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Growth in global renewable energy investment in 2020


Drop in renewable energy investment in emerging markets in 2019-2020


New wind and solar capacity added in 2020

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Global renewable energy asset finance inched up 4% in 2020

  • Asset finance for renewable energy projects rose 4.4% in 2020 from the year prior, but investment in such projects has remained more or less level over the past five years. The average annual growth rate since 2015-2016 has been 1.4%, compared to more than 13% during the first half of the decade. However, as clean energy equipment prices plummet, stable investment levels actually reflect more capacity getting built.

  • Wind and solar represented 95% of the renewable energy investment received globally in 2020. Wind accounted for 54% of the total with $153 billion, while solar received 41%, or $114 billion.

Renewables investment shifted sharply back to developing nations in 2020

  • The share of renewable energy investment directed to developing nations plummeted to 52% in 2020 – the lowest level since 2014. This was down from 59% in 2019 and a peak of 63% in 2017. Emerging markets account for nearly two-thirds of the global energy sector emissions and have been recording the majority of renewable energy investment since 2014. But the abrupt shift highlights that international support for emerging markets will be pivotal to ensure a successful global race to zero.

  • “High” and “upper middle income” designated countries accounted for 93% of renewable energy investment in 2020.”Lower middle income” countries, including Vietnam, Morocco and Philippines, accounted for just 6.5%, while “low income” countries, including Uganda, Ethiopia, Guatemala, and many more received just 0.4% of the total.

Renewable energy investment jumped 24% in rich nations, but plummeted 9% in emerging markets

  • While developed nations saw asset finance for renewable energy projects jump 24%, from $109 billion in 2019 to $136 billion in 2020, emerging markets saw levels fall 9%, from $159 billion to $145 billion. Investment remains 7% higher in developing nations, but the gap is far smaller than in previous years.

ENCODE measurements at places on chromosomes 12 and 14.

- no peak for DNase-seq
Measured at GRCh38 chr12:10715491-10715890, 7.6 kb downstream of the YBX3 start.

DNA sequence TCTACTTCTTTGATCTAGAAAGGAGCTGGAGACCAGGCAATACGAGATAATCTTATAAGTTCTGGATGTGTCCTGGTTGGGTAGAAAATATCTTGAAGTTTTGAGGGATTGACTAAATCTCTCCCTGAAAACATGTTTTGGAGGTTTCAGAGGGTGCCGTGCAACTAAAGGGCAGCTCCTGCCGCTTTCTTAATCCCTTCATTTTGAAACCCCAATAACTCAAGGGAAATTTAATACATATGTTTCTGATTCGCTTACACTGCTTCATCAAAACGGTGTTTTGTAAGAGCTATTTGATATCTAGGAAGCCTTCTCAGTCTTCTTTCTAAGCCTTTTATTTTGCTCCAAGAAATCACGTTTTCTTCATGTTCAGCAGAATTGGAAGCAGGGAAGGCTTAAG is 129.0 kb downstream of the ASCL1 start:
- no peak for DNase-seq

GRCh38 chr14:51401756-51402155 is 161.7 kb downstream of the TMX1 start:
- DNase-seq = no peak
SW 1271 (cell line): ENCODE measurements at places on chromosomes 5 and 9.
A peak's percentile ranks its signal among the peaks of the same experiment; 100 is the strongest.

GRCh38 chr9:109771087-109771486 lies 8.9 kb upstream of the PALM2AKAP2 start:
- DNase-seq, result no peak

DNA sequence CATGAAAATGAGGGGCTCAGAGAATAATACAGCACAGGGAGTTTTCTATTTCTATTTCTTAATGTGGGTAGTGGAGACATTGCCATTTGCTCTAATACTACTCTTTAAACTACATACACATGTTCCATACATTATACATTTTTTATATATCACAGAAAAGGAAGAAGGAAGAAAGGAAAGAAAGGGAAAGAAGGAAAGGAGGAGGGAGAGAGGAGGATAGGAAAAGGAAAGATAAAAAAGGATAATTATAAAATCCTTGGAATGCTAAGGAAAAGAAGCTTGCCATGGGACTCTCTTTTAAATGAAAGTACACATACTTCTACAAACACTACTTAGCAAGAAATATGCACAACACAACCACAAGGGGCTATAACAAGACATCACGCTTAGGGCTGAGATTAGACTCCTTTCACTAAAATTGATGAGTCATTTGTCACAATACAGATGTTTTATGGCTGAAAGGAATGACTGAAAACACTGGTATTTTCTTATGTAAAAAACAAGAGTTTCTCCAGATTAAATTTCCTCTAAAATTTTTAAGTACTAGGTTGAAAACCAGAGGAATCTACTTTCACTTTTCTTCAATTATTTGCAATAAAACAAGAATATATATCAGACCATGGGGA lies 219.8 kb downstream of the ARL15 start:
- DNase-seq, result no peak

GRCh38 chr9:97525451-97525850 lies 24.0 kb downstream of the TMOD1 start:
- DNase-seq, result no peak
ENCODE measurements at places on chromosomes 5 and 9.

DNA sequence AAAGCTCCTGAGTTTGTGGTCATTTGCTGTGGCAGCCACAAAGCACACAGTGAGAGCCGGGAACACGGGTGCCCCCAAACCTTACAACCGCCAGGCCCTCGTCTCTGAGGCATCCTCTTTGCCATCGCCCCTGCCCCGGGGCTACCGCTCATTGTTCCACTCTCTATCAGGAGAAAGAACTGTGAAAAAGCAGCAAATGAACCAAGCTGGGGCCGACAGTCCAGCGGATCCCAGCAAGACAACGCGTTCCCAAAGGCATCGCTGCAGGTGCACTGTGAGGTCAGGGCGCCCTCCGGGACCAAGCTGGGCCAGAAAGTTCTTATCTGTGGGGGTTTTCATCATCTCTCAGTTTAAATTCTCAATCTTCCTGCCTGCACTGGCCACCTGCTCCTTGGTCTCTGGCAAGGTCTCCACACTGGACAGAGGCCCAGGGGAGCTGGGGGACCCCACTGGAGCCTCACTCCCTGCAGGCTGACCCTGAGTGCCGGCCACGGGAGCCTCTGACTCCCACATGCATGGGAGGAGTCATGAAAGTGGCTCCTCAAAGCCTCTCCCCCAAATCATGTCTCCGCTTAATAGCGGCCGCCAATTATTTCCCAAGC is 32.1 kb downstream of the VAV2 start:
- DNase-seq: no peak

• Wind is the main technology for renewable energy investment in both developed and developing markets, with 51% and 58% of the total, respectively. Solar follows with 44% of the total in developed nations and 37% in emerging markets.

Lockdowns impacted OECD and non-OECD countries differently

  • Generation in developing (non-OECD) nations continued to rise in 2020 despite the pandemic, but slipped in wealthier (OECD) countries. Non-OECD generation demand inched up 1% though that was far below the 7% growth rate projected under BNEF’s 2019 New Energy Outlook, published before the pandemic. In OECD nations, demand dropped 2% in absolute terms from 2019. BNEF had expected demand in these nations to grow 3% year-on-year.

  • China’s sustained growth contributed significantly to the top line figure for non-OECD countries. Electricity generation rose 4% in China 2019-2020 to 7,43TWh. Across the rest of the non-OECD nations, generation actually slid 1%.

Renewables put the squeeze on coal with record output in 2020

  • Non-hydro renewables reached 12% of total generation, compared to 9% in 2018 and 4% in 2011. Wind accounted for 6% in 2020, followed by solar (3%). The share of renewables jumps to 29% when including hydro generation.

  • Coal represented 34% of total power production in 2020, down from a 10-year high of 40% in 2013. This was the also smallest share in over 20 years.

  • The share of generation from natural gas and nuclear held steady over the past three years. Gas accounted for 23% of the total power produced in 2020, while nuclear represented 10%.

In a first, only renewables saw a net year-on year generation rise

  • Renewable energy technologies (including hydro) enjoyed substantial gains in 2020 and were responsible for all additional generation on a net basis. In contrast, fossil fuels saw their biggest year-on-year drop in a decade. The total net change in power produced globally was also the smallest in absolute terms in a decade.